JOHN THOMSON. Illustrations of China and its People. Volumes I and II. Each volume with 24 photographic plates, many with multiple photographs, for a total of 110 images, including studies of dwellings and other structures; splendid landscapes of various provinces; and intimate ethnographic portraits depicting people of different occupations and provincial backgrounds. With letterpress descriptive text by Thomson throughout. Collotypes, the images measuring approximately 2 1/2x2 to 12x10 inches (6.4x5 to 30.5x25.4 cm.), and the reverse. Folios, gilt-lettered and illustrated dark brown leather, backstrips perished and edges worn; bookplates, scattered foxing; all edges gilt. London: Sampson Low, Marston, Low, and Searle, 1873
Estimate $15,000 - 25,000
Thomson's introduction to his sweeping Illustrations of China and its People begins: "My design in the accompanying work is to present a series of pictures of China and its people, such as shall convey an accurate impression of the county I traversed as well as of the arts, usages, and manners which prevail in different provinces of the Empire. With this intention I made the camera the constant companion of my wanderings, and to it I am indebted for the faithrul reproduction of the scenes I visited, and of the types of race with which I came into contact."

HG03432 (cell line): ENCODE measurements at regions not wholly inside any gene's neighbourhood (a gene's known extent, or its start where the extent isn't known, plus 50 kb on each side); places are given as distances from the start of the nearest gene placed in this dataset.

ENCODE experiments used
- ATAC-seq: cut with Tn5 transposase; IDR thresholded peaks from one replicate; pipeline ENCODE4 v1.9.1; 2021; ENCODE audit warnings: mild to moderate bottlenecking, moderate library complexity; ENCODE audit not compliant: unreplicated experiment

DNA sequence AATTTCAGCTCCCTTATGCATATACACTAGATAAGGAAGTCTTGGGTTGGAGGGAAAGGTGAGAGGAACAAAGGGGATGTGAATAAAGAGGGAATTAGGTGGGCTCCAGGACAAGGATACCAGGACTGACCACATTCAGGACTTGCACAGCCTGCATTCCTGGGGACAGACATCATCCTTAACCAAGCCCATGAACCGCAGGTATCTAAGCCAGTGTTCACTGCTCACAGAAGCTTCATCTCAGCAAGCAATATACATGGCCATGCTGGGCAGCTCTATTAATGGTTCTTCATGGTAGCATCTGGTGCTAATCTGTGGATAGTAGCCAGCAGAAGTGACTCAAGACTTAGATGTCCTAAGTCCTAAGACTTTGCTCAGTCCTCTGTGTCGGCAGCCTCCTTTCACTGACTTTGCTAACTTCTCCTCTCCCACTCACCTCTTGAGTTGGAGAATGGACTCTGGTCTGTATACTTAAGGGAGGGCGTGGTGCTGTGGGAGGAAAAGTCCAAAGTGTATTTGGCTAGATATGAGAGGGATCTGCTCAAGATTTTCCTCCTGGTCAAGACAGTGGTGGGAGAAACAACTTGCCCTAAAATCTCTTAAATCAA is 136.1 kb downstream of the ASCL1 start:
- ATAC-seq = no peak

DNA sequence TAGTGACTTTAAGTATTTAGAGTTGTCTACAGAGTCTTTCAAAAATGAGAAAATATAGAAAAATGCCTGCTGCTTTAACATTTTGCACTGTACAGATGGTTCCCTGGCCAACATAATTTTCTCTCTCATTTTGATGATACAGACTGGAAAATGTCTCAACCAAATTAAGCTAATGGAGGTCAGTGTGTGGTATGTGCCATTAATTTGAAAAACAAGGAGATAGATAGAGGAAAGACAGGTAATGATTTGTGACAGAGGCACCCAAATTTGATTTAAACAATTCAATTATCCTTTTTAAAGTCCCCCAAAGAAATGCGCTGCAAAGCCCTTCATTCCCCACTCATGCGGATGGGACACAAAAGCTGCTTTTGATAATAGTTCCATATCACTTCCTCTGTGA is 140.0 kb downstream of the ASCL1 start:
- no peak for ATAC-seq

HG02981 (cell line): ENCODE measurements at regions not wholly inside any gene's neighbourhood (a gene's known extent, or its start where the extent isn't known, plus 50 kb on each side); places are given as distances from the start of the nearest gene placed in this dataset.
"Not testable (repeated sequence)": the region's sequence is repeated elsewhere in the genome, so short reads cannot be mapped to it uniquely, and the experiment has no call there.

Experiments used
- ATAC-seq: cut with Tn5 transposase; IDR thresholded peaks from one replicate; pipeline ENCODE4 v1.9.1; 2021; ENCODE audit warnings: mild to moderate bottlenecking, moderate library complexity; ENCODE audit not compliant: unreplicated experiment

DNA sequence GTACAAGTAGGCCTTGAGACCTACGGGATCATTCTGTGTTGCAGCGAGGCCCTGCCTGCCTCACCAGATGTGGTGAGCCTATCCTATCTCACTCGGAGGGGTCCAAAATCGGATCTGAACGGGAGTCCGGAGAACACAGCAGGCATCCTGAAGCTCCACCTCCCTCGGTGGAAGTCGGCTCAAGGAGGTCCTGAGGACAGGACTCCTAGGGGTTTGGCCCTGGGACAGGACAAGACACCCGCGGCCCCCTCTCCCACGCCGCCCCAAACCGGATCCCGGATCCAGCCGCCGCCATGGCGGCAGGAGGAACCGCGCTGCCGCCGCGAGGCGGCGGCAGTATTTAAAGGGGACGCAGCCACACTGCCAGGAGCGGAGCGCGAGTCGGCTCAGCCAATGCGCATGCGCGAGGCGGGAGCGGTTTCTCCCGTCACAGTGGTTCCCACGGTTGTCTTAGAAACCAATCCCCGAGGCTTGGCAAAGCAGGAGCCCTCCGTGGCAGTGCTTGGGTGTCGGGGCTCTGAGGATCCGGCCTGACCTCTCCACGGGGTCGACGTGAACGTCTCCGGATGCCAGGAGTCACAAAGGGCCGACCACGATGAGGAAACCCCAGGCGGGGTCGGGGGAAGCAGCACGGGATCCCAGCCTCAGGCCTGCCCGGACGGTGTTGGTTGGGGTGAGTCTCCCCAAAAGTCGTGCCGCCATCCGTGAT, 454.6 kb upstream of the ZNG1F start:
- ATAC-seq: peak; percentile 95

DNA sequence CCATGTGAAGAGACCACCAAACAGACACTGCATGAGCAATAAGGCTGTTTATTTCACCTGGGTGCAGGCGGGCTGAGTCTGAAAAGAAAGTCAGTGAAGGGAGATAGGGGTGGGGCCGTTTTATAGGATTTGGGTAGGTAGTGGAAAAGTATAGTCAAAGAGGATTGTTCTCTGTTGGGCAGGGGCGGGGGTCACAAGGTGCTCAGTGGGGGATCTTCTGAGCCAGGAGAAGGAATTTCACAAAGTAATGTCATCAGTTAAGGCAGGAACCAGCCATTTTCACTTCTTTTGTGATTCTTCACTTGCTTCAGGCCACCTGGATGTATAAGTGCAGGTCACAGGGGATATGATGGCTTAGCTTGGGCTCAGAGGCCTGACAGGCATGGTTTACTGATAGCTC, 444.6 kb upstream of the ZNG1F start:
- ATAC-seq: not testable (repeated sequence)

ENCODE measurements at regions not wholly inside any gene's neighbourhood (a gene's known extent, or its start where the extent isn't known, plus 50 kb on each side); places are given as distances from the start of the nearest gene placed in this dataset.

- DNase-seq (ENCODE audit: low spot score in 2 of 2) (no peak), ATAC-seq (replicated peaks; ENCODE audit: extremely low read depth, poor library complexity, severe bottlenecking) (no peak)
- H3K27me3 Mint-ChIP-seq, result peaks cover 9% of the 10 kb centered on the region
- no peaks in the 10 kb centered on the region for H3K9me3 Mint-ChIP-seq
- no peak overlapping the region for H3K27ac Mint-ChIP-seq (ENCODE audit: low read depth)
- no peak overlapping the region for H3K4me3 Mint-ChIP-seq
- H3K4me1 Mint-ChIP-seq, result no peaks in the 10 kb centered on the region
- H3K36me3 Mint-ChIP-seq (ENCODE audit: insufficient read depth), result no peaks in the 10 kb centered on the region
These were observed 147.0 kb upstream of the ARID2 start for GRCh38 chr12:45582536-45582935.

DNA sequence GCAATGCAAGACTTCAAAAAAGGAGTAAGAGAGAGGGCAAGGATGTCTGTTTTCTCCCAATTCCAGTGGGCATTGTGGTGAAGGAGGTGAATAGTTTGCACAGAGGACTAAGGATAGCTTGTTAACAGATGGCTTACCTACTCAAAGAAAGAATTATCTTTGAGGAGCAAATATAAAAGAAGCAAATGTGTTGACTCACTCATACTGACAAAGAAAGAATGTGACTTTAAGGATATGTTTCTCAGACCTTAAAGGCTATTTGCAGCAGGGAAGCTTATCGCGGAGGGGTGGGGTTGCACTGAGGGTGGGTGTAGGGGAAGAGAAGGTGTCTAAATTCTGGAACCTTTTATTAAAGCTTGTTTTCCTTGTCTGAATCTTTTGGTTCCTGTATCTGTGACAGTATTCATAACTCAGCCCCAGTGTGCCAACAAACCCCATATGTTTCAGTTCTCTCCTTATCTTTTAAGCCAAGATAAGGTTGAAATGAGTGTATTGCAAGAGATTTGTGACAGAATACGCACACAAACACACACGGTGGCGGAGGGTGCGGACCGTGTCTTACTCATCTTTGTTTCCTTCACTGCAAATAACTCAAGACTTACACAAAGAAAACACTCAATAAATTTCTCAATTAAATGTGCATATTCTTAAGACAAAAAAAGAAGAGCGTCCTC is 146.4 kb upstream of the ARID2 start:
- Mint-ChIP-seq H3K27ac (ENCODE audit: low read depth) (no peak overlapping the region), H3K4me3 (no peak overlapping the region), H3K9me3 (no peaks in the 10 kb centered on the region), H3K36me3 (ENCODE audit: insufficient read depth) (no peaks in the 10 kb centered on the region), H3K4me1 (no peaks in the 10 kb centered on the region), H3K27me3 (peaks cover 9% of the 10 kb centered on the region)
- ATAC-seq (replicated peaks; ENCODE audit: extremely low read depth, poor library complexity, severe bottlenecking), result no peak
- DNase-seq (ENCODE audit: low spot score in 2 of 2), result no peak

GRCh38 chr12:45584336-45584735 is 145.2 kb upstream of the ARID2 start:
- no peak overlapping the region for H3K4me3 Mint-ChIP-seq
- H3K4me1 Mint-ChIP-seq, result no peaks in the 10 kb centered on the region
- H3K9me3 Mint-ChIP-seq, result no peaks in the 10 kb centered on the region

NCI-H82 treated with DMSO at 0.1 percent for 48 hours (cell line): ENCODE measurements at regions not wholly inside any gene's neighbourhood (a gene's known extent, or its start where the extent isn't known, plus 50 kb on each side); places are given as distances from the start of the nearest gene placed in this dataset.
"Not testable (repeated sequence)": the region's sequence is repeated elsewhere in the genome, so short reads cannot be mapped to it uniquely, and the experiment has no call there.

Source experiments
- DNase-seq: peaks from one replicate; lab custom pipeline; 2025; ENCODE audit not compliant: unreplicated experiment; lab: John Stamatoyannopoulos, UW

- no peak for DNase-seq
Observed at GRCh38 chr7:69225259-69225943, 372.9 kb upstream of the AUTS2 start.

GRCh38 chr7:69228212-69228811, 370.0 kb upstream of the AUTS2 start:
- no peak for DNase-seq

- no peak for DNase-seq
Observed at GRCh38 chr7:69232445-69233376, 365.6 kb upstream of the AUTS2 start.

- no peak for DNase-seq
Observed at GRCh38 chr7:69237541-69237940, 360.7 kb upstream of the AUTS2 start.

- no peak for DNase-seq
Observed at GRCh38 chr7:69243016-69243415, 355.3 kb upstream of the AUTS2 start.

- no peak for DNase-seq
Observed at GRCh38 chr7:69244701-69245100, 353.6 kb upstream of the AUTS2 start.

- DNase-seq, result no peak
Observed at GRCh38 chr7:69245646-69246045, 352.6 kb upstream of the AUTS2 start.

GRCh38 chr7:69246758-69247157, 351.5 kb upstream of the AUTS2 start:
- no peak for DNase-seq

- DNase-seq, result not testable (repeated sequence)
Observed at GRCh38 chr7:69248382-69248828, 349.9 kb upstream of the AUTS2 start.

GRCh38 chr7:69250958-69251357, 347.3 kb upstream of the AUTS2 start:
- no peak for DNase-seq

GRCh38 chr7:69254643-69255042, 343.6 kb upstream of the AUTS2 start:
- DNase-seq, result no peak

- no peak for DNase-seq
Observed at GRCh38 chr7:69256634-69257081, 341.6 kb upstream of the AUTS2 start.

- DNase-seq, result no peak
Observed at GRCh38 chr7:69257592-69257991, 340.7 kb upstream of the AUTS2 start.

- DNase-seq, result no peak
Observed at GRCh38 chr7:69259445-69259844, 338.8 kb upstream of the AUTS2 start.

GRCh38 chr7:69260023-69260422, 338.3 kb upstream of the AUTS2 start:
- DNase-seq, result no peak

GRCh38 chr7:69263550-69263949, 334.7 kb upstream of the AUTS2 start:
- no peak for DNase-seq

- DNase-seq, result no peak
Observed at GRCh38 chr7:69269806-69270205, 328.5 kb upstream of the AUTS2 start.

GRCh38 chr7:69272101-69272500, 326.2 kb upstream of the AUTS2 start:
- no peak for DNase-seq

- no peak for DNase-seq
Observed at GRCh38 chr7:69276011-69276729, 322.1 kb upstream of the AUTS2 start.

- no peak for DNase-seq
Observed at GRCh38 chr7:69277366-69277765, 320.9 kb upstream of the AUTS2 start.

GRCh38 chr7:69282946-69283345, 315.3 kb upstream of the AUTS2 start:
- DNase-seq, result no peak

Thomson was born in Scotland, and traveled to Singapore to operate a watchmaking and photography business with his brother in 1862. He traveled extensively in Asia, documenting the people, landscapes, and monuments he encountered. In 1868 he moved to Hong Kong, with the intention of embarking on a project to photograph China. He traveled more than 6,500 grueling kilometers before 1872, carrying his cumbersome camera, equipment, and darkroom chemicals with him, often in regions westerners had not yet seen.
Thomson returned to Britain a decade later to publish his images and writing. He is the first known photographer to to document the people and landscapes of China for Western dissemination and publication, and is often considered a pioneer in photojournalism.